Off-premise banking refers to regular banking transactions that happen outside of a physical bank, typically at automated teller machines (ATMs). For example, let's assume that Bank XYZ is headquartered in Denver, Colorado. Read more

Off-the-Run Treasuries

An off-the-run Treasury is any Treasury bill or note that is not part of the most recent issue of the same maturity. For example, let's assume that in March, the U. Read more

Off-the-Run Treasury Yield Curve

An off-the-run Treasury yield curve is a yield curve based on the maturities, prices, and yields of Treasury bills or notes that are not part of the most recent issue of Treasury securities. For example, let's assume that in March, the U. Read more

Offensive Competitive Strategy

Offensive competitive strategy therefore refers to those strategies that companies adopt to stay ahead of the competition rather than react to the competition. As in team sports, companies can play defense or offense, strategically speaking. Read more


An offer is a communication of interest in buying or selling an asset. In other contexts, it might refer to the act of making something available for sale. Read more

Offer in Compromise (OIC)

An offer in compromise is an arrangement between a taxpayer and a taxing authority, whereby the taxing authority agrees to let a taxpayer settle a tax debt for less than the full amount. For example, let's say John owes the IRS $40,000 in back taxes. Read more


An offering is the process of issuing new securities for sale to the public. For example, let's say the founders of Company XYZ want to sell half of their shares. Read more

Offering Circular

An offering circular is an abbreviated prospectus. For example, let's assume than Company XYZ wants to conduct an initial public offering (IPO) of its shares. Read more

Offering Memorandum

An offering memorandum is a legal document that discloses the terms, conditions, risks, and other information about a private placement. It is not the same thing as a prospectus (those are for issuances of publicly-traded securities). Read more

Offering Price

An offering price is the price at which a company lists its shares, bonds or other securities on an exchange. For example, let's say the founders of Company XYZ want to sell half of their shares. Read more

Office Audit

An office audit is a type of audit by the IRS. For example, let's say John Doe gets a letter from the IRS saying that he is being audited. Read more

Office Of Federal Housing Enterprise Oversight (OFHEO)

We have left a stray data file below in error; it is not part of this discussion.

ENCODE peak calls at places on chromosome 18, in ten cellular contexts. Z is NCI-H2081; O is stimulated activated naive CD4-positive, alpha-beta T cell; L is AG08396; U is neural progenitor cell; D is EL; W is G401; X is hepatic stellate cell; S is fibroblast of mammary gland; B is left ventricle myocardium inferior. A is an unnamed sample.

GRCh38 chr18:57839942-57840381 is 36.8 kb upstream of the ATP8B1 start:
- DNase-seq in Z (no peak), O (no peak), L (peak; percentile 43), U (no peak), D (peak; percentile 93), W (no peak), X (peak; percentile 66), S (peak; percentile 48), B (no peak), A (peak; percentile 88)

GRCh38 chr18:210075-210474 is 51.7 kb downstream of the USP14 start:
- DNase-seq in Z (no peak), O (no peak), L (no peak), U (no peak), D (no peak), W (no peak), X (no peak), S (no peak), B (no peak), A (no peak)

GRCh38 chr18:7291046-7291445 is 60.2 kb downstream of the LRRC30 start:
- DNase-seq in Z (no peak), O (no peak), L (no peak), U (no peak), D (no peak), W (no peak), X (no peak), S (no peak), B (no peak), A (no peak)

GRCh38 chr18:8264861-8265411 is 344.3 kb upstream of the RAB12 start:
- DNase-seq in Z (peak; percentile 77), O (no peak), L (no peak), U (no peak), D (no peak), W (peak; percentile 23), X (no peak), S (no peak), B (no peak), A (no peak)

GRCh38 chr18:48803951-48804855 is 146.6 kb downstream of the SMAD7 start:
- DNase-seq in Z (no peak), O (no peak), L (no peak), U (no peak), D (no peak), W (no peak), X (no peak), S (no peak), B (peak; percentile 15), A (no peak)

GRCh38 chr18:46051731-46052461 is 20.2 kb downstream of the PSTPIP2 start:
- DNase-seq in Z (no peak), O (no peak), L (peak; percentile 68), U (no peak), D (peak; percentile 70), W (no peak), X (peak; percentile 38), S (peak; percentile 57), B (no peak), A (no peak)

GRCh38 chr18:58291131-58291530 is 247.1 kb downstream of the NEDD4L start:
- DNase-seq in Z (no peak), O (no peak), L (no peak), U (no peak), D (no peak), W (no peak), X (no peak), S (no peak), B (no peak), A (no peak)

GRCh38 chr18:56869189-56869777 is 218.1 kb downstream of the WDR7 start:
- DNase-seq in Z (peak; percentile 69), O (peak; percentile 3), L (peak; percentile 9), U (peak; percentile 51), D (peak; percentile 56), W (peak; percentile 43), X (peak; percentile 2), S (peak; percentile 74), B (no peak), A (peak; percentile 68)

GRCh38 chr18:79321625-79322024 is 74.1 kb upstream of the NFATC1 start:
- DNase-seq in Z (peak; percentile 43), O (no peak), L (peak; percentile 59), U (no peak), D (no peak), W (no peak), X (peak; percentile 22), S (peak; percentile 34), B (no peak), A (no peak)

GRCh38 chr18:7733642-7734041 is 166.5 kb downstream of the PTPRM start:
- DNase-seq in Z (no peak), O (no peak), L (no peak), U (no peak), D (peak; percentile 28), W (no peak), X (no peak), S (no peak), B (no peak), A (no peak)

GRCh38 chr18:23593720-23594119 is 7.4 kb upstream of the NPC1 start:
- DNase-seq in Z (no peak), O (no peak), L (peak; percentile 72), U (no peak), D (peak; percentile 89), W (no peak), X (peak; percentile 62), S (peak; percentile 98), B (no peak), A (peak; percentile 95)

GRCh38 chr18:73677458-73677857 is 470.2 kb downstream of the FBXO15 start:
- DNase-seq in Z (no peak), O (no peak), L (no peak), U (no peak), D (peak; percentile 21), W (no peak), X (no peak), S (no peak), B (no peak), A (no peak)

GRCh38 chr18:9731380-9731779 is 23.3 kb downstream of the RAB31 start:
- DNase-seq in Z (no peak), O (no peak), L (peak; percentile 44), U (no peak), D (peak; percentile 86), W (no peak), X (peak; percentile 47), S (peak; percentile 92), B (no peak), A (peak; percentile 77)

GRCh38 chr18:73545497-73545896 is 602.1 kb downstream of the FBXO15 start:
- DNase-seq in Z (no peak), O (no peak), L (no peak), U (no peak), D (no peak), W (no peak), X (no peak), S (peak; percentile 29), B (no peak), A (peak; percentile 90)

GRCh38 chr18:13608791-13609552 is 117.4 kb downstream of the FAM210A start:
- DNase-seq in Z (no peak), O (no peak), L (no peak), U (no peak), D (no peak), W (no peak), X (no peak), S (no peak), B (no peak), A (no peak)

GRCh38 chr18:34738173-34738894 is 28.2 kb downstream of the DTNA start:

The Office of Federal Housing Enterprise Oversight (OFHEO) is a defunct regulatory body that ensured the financial safety of Freddie Mac and Fannie Mae. Started in 1922 after the passage of the Federal Housing Enterprises Financial Safety and Soundness Act, the OFHEO became part of the Federal Housing Finance Agency (FHFA) in 2008 when President Barack Obama signed the Housing and Economic Recovery Act of 2008. Read more

Office of Foreign Assets Control (OFAC)

The Office of Foreign Assets Control is the entity within the U. S. Read more

Office of the Comptroller of the Currency (OCC)

The Office of the Comptroller of the Currency (OCC) is a division of the U. S. Read more

Office of Thrift Supervision (OTS)

The Office of Thrift Supervision (OTS) was a regulatory agency that provided oversight to thrift institutions. On July 21, 2011, the OTS became part of the Office of the Comptroller of the Currency (OCC). Read more

Official Settlement Account

An official settlement account is an account that records transactions of foreign exchange reserves, bank deposits and gold at a central bank. For example, the Federal Reserve uses official settlement accounts to keep track of its transactions in gold, dollars or other assets with other countries' central banks. Read more

Official Staff Commentary

An official staff commentary is a set of written answers from the Federal Reserve or the Treasury department regarding various interpretations and regulatory guidance on a myriad of topics. The Federal Reserve provides official staff commentaries when addressing new regulations and interpretations of regulations and offering guidelines to consumers and institutions. Read more

Official Strike

An official strike, also called an "official industrial action," is a work stoppage by a union. For example, let's say that the unionized workers at a company feel that they are underpaid. Read more

Offline Transaction

An offline transaction, also known as a signature debit transaction, is a payment method that uses a debit card to transfer funds from a checking account to a merchant across a digital credit card network. When you pay for goods or services with your debit card, you have the option to process your payment in one of two ways: 1) as an offline transaction via a credit card processing network, or 2) as an online transaction via an electronic funds transfer (EFT) system. Read more